Follow your art: Lessons on communicating science

Kaleigh Ballantine, undergraduate student and graphic designer at NOAA, shares her thoughts on the nature of visual science communication

Growing up, I fell in love with art, science, the outdoors, and the ways they can all overlap. From dissecting owl pellets and drawing the little bones and fur inside of them to creating eye-catching posters to promote my school’s environmental club, I’ve always looked at design as a tool to explore the natural world. But as I grew up and saw those subjects drift apart, I felt like I was at a crossroads for what to pursue.

Kaleigh Ballantine smiling in front of the beach at sunset.

Kaleigh visiting Newport, Oregon, right before starting college. Later, she returned to the Oregon Coast to take oceanography courses and participate in a research cruise. (Image credit: Courtesy of Kaleigh Ballantine/NOAA Office of Education)

When having to pick a major between science or art during my college applications, I began to wonder if these subjects were realistically compatible. I knew I wanted to keep pursuing science, but I also felt that I couldn’t just leave my passion for design behind. At the time, I had never even heard the phrase “science communication.” I had heard of “STEM” — science, technology, engineering, and math — but never “STEAM” with an “A” included for art.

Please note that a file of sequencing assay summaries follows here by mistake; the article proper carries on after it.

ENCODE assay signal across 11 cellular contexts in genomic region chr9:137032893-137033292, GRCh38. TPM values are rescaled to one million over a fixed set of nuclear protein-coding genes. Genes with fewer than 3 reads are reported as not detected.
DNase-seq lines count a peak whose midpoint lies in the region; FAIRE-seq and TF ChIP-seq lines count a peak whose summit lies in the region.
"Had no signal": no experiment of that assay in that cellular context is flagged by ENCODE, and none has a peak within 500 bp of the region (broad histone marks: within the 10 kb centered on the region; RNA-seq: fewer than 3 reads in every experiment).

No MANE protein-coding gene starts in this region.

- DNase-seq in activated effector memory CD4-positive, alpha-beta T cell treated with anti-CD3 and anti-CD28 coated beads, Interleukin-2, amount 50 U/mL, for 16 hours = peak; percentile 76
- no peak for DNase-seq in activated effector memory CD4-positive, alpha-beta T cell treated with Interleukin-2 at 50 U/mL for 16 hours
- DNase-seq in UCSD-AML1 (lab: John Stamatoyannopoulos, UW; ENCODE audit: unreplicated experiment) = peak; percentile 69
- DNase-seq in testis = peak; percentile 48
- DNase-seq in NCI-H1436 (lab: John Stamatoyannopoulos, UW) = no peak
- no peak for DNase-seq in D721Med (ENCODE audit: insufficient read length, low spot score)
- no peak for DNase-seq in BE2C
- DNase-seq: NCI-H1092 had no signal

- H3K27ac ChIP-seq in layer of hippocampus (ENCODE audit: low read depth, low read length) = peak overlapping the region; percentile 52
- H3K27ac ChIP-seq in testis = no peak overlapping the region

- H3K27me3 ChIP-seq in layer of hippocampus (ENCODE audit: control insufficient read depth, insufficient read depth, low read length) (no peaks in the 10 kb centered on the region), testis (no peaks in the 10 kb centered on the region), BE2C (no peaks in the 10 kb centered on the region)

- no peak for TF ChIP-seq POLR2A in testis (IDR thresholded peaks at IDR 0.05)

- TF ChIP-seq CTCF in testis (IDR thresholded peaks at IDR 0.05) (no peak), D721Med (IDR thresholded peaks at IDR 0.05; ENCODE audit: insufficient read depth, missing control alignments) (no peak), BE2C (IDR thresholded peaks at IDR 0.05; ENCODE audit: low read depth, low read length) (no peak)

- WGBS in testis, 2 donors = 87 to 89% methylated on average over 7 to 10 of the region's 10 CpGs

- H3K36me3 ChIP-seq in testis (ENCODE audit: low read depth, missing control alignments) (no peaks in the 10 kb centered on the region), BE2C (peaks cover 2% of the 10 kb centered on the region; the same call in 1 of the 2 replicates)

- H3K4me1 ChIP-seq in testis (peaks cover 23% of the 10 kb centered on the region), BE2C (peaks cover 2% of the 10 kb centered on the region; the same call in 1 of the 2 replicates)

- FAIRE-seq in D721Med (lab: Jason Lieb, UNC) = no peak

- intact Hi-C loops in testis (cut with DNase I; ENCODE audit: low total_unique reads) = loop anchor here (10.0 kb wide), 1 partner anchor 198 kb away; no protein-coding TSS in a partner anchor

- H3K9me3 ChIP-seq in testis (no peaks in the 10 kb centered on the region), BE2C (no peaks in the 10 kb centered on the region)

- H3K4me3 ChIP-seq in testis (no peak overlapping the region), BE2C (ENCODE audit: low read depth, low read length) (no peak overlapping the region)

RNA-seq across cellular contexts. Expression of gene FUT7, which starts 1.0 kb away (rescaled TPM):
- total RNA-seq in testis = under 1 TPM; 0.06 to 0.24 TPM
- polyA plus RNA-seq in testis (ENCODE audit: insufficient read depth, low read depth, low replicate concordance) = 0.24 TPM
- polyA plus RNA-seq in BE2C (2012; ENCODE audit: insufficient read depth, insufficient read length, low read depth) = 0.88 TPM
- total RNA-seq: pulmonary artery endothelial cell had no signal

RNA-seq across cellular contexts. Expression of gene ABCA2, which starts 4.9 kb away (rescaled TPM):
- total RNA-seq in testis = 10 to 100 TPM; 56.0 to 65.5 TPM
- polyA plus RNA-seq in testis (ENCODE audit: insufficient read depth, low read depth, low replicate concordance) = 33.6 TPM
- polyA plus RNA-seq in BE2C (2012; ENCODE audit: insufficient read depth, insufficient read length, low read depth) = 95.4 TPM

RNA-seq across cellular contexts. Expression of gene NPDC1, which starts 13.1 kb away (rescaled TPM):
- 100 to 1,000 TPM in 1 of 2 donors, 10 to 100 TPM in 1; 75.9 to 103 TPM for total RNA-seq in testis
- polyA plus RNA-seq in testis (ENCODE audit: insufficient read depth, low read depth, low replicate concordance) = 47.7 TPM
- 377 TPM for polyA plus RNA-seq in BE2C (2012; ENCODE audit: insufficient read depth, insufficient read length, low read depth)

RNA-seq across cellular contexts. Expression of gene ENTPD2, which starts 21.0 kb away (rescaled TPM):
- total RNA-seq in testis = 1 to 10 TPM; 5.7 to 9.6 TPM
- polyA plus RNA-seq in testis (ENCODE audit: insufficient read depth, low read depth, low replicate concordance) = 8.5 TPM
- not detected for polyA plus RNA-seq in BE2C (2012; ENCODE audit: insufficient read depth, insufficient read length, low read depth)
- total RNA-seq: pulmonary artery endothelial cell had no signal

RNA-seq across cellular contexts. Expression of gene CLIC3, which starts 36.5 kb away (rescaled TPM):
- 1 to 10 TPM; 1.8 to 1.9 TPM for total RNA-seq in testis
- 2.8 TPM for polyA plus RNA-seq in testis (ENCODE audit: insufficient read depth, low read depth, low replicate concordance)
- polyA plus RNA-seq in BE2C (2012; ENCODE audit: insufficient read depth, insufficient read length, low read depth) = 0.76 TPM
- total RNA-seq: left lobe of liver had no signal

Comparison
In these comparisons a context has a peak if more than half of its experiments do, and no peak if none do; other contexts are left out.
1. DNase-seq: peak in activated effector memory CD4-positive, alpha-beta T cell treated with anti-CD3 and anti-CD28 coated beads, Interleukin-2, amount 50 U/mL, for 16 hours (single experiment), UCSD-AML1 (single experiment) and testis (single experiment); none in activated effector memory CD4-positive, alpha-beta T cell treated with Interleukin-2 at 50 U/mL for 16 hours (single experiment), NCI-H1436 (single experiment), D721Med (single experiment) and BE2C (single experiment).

Despite this uncertainty, I decided to “follow my art” and create a path where I couldn’t find one. I’m now a third-year undergraduate student at Oregon State University where I major in environmental sciences with minors in oceanography, science communication, and graphic design. A bit of a mouthful, I know.

Fortunately, through this mismatched journey, I’ve realized that art and science aren’t as incompatible as I once feared. Alongside my studies, I’ve had the opportunity to work with NOAA’s Office of Education for the last two years, first as a visual science communication intern and recently now as a ‘real-deal’ graphic designer!

I wasn’t sure how pursuing a science major while doubling as a graphic designer would work out, but it turns out these two roles aren’t mutually exclusive — they actually enhance each other. Through my slightly tongue-twisting collection of majors and minors coupled with my work with NOAA, I’ve learned some key takeaways about overlapping art and science that might just be helpful for anyone navigating a path to do the same.

Being a student in a STEM major while working as a graphic designer is a combination I had never known could work out, but it turns out, they go hand in hand! I’ve fallen in love with the field of science communication and finding ways to visually share information about our planet with the world in a nature that aims to be both engaging and accessible. I’m so glad that when it came between choosing science or art, I chose not to choose.

Kaleigh Ballantine sitting at her desk while working on her laptop to create a new graphic.
Kaleigh Ballantine, working on another exciting design for NOAA's Office of Education. (Courtesy of Kaleigh Ballantine/NOAA Office of Education)